Hume Doors & Timber 2040 x 820 x 40mm Focus 1 Entrance Door With Translucent Laminate Glass
Style preferences influence many of our choices around the home, but when it comes to front door security, peace of mind is at least as important as aesthetics. Assess the material and hardware options to find the door products that deliver the look you desire, as well as the security you need.
Entrance doors by nature are more durable than internal doors, as they need to withstand the rigours of weather. “Our entrance range includes solid high moisture-resistant MDF core doors, solid engineered timber with selected veneer options, hollow core doors with decorative glass panels to fully glazed options,” says Ian Sengstock, marketing manager at Hume Doors & Timber. From a security perspective, Ian says solid core doors can stand sustained punishment far better than hollow core options.
Although you might assume glass doors are easier to break than timber, the inability to discreetly and quietly smash glazing can be a deterrent against forced entry. The type of glazing will be often be determined by the design or function of the door. Small panels of glass in entry doors, for example, may only need to be 5mm thick compared to larger panels. In bushfire-prone areas, glazing must be 6mm-thick toughened glass.
For enhanced safety, consider a security screen door. Options include modern-style versions of a simple frame fitted with strong steel mesh, or solid-steel models with decorative steel bars, which can complement a traditional entryway. Aside from the extra layer of protection, lockable screen doors also let you keep your front door open while you're at home, so you can benefit from cross breezes while still feeling secure.
The two main types of entrance door locks are mechanical and keyless. “Popular mechanical options include the general purpose Lockwood symmetry dead-bolts and double cylinder deadlatches,” says Constance Bram, national account manager for Assa Abloy .
Digital locks (available in both keyed and keyless versions) have revolutionised home security, allowing home owners to do away with carrying keys. “The digital locks feature a sleek touch-screen keypad, which can be seamlessly integrated into most home automation systems, allowing you to create unique PIN codes to unlock the door,” explains Constance.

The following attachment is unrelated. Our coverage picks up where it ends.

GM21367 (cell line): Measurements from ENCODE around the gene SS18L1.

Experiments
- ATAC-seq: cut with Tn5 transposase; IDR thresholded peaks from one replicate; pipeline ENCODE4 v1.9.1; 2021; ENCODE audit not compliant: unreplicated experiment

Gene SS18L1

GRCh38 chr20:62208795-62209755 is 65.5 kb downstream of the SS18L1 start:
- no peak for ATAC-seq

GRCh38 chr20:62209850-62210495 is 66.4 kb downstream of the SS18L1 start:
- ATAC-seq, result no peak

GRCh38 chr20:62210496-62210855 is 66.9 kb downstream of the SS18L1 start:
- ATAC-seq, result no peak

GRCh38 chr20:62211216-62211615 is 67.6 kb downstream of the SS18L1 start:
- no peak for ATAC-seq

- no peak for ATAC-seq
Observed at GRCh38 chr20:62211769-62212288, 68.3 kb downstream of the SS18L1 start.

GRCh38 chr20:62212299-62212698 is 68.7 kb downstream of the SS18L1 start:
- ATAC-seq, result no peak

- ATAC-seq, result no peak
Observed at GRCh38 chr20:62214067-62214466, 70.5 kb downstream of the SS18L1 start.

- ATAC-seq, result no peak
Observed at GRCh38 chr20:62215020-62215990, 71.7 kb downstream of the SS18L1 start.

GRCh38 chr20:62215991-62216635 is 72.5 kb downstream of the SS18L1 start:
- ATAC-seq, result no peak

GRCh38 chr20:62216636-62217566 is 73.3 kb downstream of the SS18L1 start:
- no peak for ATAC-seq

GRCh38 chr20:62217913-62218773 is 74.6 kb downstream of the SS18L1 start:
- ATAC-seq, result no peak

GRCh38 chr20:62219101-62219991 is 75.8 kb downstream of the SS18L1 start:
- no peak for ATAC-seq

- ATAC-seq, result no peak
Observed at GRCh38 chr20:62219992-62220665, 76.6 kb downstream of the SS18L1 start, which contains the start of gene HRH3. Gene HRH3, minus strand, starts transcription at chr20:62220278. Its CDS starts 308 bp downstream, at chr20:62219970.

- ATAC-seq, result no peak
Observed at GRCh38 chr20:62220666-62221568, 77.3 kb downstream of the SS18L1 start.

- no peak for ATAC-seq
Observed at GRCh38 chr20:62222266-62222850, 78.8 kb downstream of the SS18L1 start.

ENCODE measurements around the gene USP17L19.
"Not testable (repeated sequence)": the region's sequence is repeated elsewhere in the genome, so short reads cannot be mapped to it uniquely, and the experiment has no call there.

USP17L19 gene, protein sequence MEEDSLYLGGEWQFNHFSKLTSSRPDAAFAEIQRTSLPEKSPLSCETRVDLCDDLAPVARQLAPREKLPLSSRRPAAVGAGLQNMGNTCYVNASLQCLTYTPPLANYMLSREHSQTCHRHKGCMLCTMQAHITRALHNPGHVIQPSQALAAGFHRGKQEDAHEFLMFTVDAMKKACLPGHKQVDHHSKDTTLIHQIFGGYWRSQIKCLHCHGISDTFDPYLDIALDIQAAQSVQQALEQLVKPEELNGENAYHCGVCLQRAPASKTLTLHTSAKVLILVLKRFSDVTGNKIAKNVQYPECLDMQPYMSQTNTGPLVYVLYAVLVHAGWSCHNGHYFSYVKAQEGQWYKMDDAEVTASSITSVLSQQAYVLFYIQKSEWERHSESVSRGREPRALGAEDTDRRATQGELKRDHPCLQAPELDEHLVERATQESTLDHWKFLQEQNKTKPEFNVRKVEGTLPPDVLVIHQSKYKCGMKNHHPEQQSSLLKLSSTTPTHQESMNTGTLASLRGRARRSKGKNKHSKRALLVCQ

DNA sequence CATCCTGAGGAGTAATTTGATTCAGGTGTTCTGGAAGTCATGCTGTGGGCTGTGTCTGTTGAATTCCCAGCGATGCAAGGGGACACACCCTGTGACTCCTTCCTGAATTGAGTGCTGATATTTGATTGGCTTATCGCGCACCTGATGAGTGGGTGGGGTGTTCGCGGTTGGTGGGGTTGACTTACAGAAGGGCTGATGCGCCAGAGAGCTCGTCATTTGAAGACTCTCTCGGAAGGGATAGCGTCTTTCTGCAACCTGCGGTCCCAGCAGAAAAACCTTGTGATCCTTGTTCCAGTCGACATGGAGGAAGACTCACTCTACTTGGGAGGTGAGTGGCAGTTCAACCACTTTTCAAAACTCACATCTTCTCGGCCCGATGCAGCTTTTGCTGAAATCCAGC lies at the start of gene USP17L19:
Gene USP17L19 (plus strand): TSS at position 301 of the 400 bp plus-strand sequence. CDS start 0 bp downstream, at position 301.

The advantages of these locks include the ability to set and delete digital keys to allow visitors temporary access to your home, and also to keep track of who's coming and going and when (so you know the kids got home from school safely, for example). For a closer look at home security, check out our article on setting up a smart home, which drills down into high-tech lock options.
The best way to increase security with minimal disruption is to replace your current lock with an upgraded digital option, suggests Constance. “However, if switching over to a different style of lock, you will need to check if your existing door hole footprint is in the right location,” she warns. Adding a door viewer, which can easily be retrofitted, will provide a 160-degree peephole, so you can see just who is outside your door.
Pro tip: For convenience, look into matching the key to your screen door to your entrance door key – and reduce those front door fumbles! When deciding on a lock, strike a balance between safety, security, style and convenience. “It's critically important to be able to get out of your home quickly and safely in an emergency” Constance Bram, Assa Abloy.
Entrance and security doors can be welcoming and attractive, yet also robust and protective. Find the perfect door for your home at your local Bunnings.
We can also help install your new doors, find out more about our Door Installation service.
Asbestos, lead-based paints and copper chromium arsenic (CCA) treated timber are health hazards you need to look out for when renovating older homes. These substances can easily be disturbed when renovating and exposure to them can cause a range of life-threatening diseases and conditions including cancer. For information on the dangers of asbestos, lead-based paint and CCA treated timber and tips for dealing with these materials contact your local council's Environmental Health Officer or visit our Health & Safety page.
When following our advice in our D.I.Y. videos, make sure you use all equipment, including PPE, safely by following the manufacturer’s instructions. Check that the equipment is suitable for the task and that PPE fits properly. If you are unsure, hire an expert to do the job or talk to a Bunnings Team Member.